Where did the word ‘digital’ come from, anyway? Why is it here now?
‘Digital’ has seemingly become a meme (again?) – an idea spreading far from its origins. While the word started out in the mid-17th century, it’s evolved from referring to digits, i.e., fingers, to numerical digits, entering the 20th century through the radio and recording technologies to the 1950’s world of computers. There it chiefly referred to the discrete electric on/off signals represented as the 0’s and 1’s (digits!) of machine code. Recently, a colleague (a millennial) in high tech recently wondered at the recent resurgence of the term. Her mother had been using it several decades ago, she noted. Why now are we talking about digitzation now as if it were new?
And indeed ‘digital’, in the way we know it now, has been in the background sixty, going on seventy, years. The inexorable march toward all things digital – from the once famed Digital Equipment Corporation, which is no longer with us, to the promise of the Internet of Things, and its ambition to network everything and everyone – never really went away. But the digital world is ubiquitous and we are part of it. And now apparently, it is getting in our way.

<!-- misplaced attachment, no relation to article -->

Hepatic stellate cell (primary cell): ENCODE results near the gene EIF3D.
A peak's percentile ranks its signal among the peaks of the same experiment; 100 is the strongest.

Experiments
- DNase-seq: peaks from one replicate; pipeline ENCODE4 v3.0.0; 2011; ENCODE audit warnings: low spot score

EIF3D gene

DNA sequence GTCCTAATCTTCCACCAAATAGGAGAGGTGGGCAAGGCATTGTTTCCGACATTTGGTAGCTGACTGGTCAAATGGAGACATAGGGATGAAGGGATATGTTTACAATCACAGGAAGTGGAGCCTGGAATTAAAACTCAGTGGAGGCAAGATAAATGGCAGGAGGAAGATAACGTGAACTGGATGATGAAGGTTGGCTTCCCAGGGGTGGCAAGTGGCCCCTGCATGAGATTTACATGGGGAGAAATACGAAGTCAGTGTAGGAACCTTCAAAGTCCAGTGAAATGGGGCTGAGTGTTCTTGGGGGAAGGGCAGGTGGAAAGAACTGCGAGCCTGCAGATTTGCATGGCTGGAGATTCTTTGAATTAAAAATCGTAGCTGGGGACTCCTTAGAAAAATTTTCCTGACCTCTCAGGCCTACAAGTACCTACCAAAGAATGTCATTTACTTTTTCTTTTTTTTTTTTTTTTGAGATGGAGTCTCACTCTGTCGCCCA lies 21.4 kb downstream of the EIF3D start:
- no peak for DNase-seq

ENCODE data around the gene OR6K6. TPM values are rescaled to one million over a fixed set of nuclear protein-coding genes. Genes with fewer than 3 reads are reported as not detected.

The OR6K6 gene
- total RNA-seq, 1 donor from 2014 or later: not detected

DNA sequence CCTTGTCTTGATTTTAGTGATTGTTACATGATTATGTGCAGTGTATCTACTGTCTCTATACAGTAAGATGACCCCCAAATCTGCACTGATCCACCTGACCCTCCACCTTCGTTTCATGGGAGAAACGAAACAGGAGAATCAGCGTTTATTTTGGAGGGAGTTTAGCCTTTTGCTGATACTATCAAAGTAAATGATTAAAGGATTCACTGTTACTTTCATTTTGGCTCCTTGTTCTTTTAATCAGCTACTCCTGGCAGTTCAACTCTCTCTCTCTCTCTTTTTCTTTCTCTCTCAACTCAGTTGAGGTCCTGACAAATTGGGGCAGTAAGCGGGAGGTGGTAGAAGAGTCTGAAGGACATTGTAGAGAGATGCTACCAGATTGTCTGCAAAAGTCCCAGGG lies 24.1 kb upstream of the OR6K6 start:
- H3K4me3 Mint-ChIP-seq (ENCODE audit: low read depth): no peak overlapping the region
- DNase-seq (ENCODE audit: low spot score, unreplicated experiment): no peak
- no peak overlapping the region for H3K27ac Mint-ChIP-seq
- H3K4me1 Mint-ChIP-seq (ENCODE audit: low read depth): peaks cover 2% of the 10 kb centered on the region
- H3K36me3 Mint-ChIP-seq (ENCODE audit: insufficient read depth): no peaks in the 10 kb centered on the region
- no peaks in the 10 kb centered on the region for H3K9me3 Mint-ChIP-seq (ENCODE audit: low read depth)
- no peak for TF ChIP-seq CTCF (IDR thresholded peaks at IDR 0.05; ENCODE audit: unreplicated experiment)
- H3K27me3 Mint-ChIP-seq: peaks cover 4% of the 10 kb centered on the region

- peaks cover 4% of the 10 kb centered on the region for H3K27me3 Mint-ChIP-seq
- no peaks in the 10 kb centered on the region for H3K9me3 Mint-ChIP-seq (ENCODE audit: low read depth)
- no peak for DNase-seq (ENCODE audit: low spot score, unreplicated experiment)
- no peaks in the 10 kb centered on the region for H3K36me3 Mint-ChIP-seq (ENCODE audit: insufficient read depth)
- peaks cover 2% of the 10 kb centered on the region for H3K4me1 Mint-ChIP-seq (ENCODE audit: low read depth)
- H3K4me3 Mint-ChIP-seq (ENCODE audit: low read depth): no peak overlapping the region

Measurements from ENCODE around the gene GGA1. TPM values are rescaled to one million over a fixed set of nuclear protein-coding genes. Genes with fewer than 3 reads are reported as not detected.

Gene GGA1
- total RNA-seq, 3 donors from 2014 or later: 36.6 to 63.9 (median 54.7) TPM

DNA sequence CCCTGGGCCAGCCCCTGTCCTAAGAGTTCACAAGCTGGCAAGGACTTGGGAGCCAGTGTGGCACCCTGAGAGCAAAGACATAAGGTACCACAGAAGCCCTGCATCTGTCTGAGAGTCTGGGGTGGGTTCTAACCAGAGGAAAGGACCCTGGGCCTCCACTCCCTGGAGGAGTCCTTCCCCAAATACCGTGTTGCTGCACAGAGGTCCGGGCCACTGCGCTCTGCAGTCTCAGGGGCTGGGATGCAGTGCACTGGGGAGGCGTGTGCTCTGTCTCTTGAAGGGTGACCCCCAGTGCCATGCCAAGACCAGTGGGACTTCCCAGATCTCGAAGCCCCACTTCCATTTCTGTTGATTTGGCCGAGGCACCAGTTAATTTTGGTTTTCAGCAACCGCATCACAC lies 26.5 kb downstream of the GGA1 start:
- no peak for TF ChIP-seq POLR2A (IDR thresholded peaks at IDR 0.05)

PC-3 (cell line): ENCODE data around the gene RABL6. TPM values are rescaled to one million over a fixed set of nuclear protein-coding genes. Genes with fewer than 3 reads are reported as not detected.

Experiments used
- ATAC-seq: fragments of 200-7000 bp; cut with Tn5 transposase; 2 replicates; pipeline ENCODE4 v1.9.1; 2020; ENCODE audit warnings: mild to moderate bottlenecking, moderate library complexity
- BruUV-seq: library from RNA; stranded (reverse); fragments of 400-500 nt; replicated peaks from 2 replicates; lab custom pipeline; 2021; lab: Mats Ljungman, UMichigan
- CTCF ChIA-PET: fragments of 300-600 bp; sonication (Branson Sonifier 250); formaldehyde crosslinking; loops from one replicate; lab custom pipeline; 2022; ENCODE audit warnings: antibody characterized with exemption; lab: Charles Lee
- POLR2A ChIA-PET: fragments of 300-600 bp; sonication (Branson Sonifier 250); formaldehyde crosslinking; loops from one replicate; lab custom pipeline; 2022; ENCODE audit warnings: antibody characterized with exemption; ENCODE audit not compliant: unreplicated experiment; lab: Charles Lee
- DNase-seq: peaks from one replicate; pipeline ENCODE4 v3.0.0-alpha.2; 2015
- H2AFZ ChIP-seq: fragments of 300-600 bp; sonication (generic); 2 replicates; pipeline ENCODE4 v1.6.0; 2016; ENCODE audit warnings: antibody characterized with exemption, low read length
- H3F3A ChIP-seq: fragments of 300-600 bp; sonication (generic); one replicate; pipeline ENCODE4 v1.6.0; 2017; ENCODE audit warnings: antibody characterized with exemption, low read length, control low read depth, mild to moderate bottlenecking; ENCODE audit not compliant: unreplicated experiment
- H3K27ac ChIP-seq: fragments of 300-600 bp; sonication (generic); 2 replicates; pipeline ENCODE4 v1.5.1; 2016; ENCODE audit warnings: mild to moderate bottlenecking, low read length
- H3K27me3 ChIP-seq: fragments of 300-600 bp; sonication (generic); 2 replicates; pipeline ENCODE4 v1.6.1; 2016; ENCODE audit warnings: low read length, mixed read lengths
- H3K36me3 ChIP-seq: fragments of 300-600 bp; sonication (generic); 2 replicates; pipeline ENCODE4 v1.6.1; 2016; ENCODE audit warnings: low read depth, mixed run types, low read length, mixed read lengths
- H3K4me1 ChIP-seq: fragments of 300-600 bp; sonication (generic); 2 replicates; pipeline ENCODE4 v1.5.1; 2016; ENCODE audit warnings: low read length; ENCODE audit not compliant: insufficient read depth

Work is not immune from the effects of all things digital. We see new ways of getting work done and new ways of thinking about what work is, where it gets done, who does it and how we pay for it and how we get paid for work. These new ways of working have leaked out of the facilities we design and build, moved well beyond the concept of employee, and involve market mechanisms such as contests, challenges, bids, or fixed price contracts. It’s time to open the aperture, to look out ahead at where the world of work is headed, including the workforce and workplace but also reaching well beyond, where a lot of the action is.